In the central Sahel, states are mobilising to combat the impact of climate change as way of reducing conflict. But to respond suitably to growing insecurity, it is important to look beyond a simplistic equation linking global warming and resource scarcity to outbreaks of violence.
Climate change was more central than ever at this year’s Munich Security Conference (MSC), the leading international forum for senior military, security and foreign policy leaders. The release of the inaugural “World Climate and Security Report 2020” (WCSR 2020) by the Expert Group of the International Military Council on Climate and Security (IMCCS) should help policymakers take effective action.
Millions of people across Sub-Saharan Africa could face grave hunger in the first half of 2020 because of armed conflict, political instability and climate change-linked disasters, a report says.
The report published by the UN World Food Programme (WFP) this month says that the countries affected will require life-saving food assistance and investment to prevent humanitarian catastrophes.
On 29 November in Rabat, adelphi partnered with the United Nations Convention to Combat Desertification (UNCCD) to hold a regional dialogue on climate change and fragility risks in North Africa and the Sahel.
The new study Shoring up Stability demonstrates, for the first time, how climate change interacts with conflict and exacerbates the humanitarian crisis in the Lake Chad region. To launch the report and discuss its findings with local policy-makers, experts and practitioners, the German Embassy in Niger, adelphi and CNESS co-organised a launch event on 24 October in Niamey. Insights from Niger point to the importance of investing in governance rather than technical fixes.
A new form of organized crime has recently been emerging in the Amazon: illegal mining. Miners fell trees, use high-grade explosives for blasting soils and dredge riverbeds. But the impacts go beyond environmental damage, bringing with it a slew of other social problems. Peace researcher Adriana Abdenur urges policymakers to improve coordination and argues that diplomacy may help prevent further conflicts, corruption and crime.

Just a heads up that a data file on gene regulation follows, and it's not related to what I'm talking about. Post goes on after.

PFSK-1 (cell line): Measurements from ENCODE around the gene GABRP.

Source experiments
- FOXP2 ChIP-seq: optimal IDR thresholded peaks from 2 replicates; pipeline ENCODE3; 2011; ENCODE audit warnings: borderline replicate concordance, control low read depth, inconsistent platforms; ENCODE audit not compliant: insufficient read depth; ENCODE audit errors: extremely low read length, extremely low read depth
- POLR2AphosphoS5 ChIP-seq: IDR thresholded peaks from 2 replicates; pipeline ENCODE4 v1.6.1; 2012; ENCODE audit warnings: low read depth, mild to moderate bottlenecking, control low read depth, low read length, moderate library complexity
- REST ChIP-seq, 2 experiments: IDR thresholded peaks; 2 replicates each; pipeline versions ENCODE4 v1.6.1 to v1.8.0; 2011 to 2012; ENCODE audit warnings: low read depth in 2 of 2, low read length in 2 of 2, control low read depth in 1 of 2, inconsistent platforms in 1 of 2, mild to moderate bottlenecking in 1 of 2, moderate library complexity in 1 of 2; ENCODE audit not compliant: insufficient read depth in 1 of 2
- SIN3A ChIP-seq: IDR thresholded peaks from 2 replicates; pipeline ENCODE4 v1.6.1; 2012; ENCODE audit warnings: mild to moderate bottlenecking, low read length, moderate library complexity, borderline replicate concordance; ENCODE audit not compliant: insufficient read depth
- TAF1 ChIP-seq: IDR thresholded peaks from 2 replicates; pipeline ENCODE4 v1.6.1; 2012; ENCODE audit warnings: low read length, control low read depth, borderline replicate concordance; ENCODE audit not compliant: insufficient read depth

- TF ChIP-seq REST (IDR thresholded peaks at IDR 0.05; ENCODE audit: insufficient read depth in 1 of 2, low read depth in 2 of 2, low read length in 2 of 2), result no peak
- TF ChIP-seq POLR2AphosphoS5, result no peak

“Climate Security risks will materialise in very different ways and forms, whether we talk about Lake Chad or about the Arctic, Bangladesh and the Small Island Developing States,” said the EU’s Ambassador to the United Nations in New York, Joao Vale de Almeida, in his opening remarks. “But for the EU, there is no doubt, as underlined in 2016 in our Global Strategy, and reaffirmed by the 28 Ministers of Foreign Affairs, that climate change is a major threat to the security of the EU and to global peace and security more generally,” he said.
Satellite analysis shows ‘vanishing’ lake has grown since 1990s, but climate instability is driving communities into the arms of Boko Haram and Islamic State. Climate change is aggravating conflict around Lake Chad, but not in the way experts once thought, according to new research.
The Planetary Security Conference 2019, which concluded on 20 February, saw a number of workshops being held on the Sahel region and specifically Mali, one of the Conference’s three spotlight regions. These workshops examined the region’s climate-water-security risks as well as the #doable actions and solutions to address these issues.
In some areas of the world, including Central America, rising sea levels and declining agricultural productivity due to climate change are expected to trigger major migratory flows, especially within countries. The role of policy-makers is it to promote local solutions while engaging in regional cooperation for a preventative approach.